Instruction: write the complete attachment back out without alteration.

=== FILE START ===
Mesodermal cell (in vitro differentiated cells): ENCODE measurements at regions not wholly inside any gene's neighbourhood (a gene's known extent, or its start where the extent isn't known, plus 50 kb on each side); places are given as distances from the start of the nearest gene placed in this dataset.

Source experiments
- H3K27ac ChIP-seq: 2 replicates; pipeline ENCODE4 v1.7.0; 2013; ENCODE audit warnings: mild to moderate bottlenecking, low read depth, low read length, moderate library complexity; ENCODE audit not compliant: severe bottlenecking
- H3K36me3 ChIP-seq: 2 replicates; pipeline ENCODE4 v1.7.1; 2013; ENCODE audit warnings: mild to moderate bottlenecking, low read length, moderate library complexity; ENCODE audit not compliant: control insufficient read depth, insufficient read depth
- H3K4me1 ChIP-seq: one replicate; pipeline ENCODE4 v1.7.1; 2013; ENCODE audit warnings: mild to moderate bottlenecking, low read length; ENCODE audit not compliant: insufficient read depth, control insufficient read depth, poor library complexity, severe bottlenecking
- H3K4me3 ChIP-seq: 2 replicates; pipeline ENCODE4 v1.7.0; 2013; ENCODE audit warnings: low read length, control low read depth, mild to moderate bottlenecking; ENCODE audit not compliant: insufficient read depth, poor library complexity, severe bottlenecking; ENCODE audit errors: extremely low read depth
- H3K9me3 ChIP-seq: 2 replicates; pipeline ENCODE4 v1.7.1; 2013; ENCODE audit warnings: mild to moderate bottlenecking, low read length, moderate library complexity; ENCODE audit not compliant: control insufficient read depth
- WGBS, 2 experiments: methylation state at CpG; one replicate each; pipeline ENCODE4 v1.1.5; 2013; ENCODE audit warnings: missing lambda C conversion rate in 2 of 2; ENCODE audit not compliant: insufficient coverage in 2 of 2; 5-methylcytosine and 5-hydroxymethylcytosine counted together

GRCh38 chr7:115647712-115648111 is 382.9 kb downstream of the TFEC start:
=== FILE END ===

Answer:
Mesodermal cell (in vitro differentiated cells): ENCODE measurements at regions not wholly inside any gene's neighbourhood (a gene's known extent, or its start where the extent isn't known, plus 50 kb on each side); places are given as distances from the start of the nearest gene placed in this dataset.

Source experiments
- H3K27ac ChIP-seq: 2 replicates; pipeline ENCODE4 v1.7.0; 2013; ENCODE audit warnings: mild to moderate bottlenecking, low read depth, low read length, moderate library complexity; ENCODE audit not compliant: severe bottlenecking
- H3K36me3 ChIP-seq: 2 replicates; pipeline ENCODE4 v1.7.1; 2013; ENCODE audit warnings: mild to moderate bottlenecking, low read length, moderate library complexity; ENCODE audit not compliant: control insufficient read depth, insufficient read depth
- H3K4me1 ChIP-seq: one replicate; pipeline ENCODE4 v1.7.1; 2013; ENCODE audit warnings: mild to moderate bottlenecking, low read length; ENCODE audit not compliant: insufficient read depth, control insufficient read depth, poor library complexity, severe bottlenecking
- H3K4me3 ChIP-seq: 2 replicates; pipeline ENCODE4 v1.7.0; 2013; ENCODE audit warnings: low read length, control low read depth, mild to moderate bottlenecking; ENCODE audit not compliant: insufficient read depth, poor library complexity, severe bottlenecking; ENCODE audit errors: extremely low read depth
- H3K9me3 ChIP-seq: 2 replicates; pipeline ENCODE4 v1.7.1; 2013; ENCODE audit warnings: mild to moderate bottlenecking, low read length, moderate library complexity; ENCODE audit not compliant: control insufficient read depth
- WGBS, 2 experiments: methylation state at CpG; one replicate each; pipeline ENCODE4 v1.1.5; 2013; ENCODE audit warnings: missing lambda C conversion rate in 2 of 2; ENCODE audit not compliant: insufficient coverage in 2 of 2; 5-methylcytosine and 5-hydroxymethylcytosine counted together

GRCh38 chr7:115647712-115648111 is 382.9 kb downstream of the TFEC start: